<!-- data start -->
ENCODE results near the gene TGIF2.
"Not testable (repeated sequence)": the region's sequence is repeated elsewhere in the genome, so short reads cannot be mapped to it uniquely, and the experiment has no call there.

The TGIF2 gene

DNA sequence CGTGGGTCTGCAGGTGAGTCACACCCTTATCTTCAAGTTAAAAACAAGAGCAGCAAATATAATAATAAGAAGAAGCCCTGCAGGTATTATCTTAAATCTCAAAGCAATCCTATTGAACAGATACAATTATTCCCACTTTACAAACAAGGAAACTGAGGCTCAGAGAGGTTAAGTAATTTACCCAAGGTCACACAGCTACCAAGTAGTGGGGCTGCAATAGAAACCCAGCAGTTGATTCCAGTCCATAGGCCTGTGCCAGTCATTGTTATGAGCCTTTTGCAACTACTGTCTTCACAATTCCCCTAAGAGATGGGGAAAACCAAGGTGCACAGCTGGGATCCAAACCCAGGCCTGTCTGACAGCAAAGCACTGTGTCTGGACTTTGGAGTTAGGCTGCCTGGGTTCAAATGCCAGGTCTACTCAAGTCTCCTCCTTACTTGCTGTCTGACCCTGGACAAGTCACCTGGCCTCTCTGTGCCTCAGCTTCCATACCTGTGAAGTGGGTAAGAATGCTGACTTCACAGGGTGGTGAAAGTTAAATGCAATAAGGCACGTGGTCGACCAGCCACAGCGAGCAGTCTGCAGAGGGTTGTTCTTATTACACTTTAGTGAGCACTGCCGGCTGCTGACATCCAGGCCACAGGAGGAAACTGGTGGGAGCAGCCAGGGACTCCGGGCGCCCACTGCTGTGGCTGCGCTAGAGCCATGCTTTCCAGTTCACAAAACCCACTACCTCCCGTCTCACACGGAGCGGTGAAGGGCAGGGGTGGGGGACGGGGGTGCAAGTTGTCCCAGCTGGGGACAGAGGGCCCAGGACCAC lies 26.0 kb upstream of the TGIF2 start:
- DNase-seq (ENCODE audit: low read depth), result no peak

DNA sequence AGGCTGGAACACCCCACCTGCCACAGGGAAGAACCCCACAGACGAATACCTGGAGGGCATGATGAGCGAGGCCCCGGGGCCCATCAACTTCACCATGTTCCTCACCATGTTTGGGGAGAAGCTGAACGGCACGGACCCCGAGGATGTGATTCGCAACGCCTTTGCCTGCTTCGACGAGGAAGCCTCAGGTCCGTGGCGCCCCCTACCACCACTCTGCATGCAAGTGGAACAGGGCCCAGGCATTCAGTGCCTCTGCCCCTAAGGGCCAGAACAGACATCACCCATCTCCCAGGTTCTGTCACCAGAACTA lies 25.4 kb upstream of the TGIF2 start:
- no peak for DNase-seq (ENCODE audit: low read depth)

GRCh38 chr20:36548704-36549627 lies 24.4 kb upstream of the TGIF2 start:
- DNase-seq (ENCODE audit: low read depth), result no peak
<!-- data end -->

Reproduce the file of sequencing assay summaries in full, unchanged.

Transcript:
ENCODE results near the gene TGIF2.
"Not testable (repeated sequence)": the region's sequence is repeated elsewhere in the genome, so short reads cannot be mapped to it uniquely, and the experiment has no call there.

The TGIF2 gene

DNA sequence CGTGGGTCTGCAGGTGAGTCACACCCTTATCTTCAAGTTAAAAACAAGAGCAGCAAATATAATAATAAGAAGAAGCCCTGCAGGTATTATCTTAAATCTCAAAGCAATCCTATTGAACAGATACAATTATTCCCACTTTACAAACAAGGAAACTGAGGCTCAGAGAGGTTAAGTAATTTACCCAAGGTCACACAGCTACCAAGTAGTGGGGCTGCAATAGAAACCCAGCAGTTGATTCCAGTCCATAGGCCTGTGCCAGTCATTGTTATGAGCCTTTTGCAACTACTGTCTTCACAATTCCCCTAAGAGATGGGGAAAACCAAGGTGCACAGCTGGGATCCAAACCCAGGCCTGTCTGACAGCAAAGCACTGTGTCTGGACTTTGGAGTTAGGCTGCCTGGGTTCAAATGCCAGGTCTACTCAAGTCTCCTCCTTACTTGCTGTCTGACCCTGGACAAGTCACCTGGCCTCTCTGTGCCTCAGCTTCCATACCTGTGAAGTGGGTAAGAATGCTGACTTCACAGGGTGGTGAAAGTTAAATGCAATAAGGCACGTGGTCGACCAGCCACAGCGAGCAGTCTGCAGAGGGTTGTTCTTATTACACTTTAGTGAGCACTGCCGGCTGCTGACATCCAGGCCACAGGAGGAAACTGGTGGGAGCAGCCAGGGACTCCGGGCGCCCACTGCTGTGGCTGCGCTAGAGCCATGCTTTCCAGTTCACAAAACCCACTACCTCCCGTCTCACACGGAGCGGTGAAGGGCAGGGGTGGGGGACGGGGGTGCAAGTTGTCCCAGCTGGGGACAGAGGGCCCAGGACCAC lies 26.0 kb upstream of the TGIF2 start:
- DNase-seq (ENCODE audit: low read depth), result no peak

DNA sequence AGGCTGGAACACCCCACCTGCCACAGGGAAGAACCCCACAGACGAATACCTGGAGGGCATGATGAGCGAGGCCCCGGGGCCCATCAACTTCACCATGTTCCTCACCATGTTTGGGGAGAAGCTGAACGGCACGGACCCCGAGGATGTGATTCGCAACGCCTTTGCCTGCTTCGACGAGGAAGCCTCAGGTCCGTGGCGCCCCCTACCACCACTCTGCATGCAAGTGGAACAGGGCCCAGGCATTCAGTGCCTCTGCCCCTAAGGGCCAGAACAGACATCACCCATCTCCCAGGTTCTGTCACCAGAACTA lies 25.4 kb upstream of the TGIF2 start:
- no peak for DNase-seq (ENCODE audit: low read depth)

GRCh38 chr20:36548704-36549627 lies 24.4 kb upstream of the TGIF2 start:
- DNase-seq (ENCODE audit: low read depth), result no peak